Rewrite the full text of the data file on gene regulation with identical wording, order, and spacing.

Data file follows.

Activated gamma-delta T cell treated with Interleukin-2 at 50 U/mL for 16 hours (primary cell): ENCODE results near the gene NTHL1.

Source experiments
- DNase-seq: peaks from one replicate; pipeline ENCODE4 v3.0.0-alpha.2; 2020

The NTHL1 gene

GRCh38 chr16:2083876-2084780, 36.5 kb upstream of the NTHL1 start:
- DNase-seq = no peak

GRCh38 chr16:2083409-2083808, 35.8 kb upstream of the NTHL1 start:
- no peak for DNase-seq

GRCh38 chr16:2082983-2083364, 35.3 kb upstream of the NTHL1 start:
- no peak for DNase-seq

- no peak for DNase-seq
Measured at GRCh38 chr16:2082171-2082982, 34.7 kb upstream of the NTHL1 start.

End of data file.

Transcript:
Activated gamma-delta T cell treated with Interleukin-2 at 50 U/mL for 16 hours (primary cell): ENCODE results near the gene NTHL1.

Source experiments
- DNase-seq: peaks from one replicate; pipeline ENCODE4 v3.0.0-alpha.2; 2020

The NTHL1 gene

GRCh38 chr16:2083876-2084780, 36.5 kb upstream of the NTHL1 start:
- DNase-seq = no peak

GRCh38 chr16:2083409-2083808, 35.8 kb upstream of the NTHL1 start:
- no peak for DNase-seq

GRCh38 chr16:2082983-2083364, 35.3 kb upstream of the NTHL1 start:
- no peak for DNase-seq

- no peak for DNase-seq
Measured at GRCh38 chr16:2082171-2082982, 34.7 kb upstream of the NTHL1 start.